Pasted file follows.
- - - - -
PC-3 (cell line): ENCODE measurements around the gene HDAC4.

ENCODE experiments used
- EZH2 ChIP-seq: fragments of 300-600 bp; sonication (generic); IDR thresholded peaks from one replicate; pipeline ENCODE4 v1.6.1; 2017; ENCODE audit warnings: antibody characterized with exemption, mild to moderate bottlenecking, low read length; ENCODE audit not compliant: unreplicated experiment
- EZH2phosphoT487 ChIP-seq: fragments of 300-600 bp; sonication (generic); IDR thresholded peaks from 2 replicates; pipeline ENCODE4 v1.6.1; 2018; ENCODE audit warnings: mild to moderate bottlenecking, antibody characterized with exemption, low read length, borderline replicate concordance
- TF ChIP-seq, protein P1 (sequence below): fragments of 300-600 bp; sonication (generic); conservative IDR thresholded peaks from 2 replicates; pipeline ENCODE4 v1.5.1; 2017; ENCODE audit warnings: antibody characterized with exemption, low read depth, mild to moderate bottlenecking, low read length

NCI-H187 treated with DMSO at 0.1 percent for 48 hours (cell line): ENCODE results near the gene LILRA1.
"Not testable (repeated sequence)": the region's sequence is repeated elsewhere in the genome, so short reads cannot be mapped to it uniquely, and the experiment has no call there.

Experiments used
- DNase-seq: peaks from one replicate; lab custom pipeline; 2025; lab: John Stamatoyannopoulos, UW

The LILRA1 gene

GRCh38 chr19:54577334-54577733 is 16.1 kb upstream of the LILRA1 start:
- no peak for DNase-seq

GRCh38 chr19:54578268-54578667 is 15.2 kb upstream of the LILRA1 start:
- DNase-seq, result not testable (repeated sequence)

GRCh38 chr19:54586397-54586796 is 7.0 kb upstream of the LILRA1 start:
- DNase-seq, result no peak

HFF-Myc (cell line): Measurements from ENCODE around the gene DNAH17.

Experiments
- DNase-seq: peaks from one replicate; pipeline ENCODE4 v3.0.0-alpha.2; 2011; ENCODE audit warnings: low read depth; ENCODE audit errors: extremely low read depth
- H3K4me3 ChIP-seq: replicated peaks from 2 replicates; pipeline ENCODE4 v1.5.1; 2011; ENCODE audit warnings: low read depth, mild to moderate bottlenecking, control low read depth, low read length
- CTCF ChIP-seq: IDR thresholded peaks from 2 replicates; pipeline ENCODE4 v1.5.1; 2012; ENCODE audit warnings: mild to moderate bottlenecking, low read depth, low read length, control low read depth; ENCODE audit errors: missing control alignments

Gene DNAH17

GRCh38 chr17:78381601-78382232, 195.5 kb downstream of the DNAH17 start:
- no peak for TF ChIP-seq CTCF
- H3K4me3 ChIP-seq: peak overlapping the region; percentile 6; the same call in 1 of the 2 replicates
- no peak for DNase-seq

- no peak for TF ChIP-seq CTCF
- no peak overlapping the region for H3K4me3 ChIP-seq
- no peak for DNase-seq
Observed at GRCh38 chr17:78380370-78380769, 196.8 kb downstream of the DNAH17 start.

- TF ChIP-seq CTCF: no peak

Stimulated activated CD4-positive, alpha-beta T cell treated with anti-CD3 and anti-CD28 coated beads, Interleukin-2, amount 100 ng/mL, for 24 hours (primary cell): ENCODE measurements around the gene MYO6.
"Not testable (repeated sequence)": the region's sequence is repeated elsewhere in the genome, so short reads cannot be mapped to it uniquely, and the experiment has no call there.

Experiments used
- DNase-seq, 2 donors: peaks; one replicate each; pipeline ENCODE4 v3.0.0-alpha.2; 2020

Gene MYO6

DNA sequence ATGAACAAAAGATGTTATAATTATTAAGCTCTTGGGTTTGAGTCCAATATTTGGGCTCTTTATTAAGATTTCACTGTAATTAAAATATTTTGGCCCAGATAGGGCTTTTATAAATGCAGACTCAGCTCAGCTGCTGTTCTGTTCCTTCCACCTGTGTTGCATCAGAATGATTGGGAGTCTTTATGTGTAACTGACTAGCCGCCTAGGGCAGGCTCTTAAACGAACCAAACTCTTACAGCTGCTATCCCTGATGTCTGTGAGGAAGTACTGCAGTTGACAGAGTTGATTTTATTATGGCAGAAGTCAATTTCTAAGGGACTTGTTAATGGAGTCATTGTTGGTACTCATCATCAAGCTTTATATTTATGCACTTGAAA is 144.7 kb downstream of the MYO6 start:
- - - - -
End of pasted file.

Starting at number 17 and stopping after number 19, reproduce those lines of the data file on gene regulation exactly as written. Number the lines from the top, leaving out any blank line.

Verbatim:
HFF-Myc (cell line): Measurements from ENCODE around the gene DNAH17.

Experiments
- DNase-seq: peaks from one replicate; pipeline ENCODE4 v3.0.0-alpha.2; 2011; ENCODE audit warnings: low read depth; ENCODE audit errors: extremely low read depth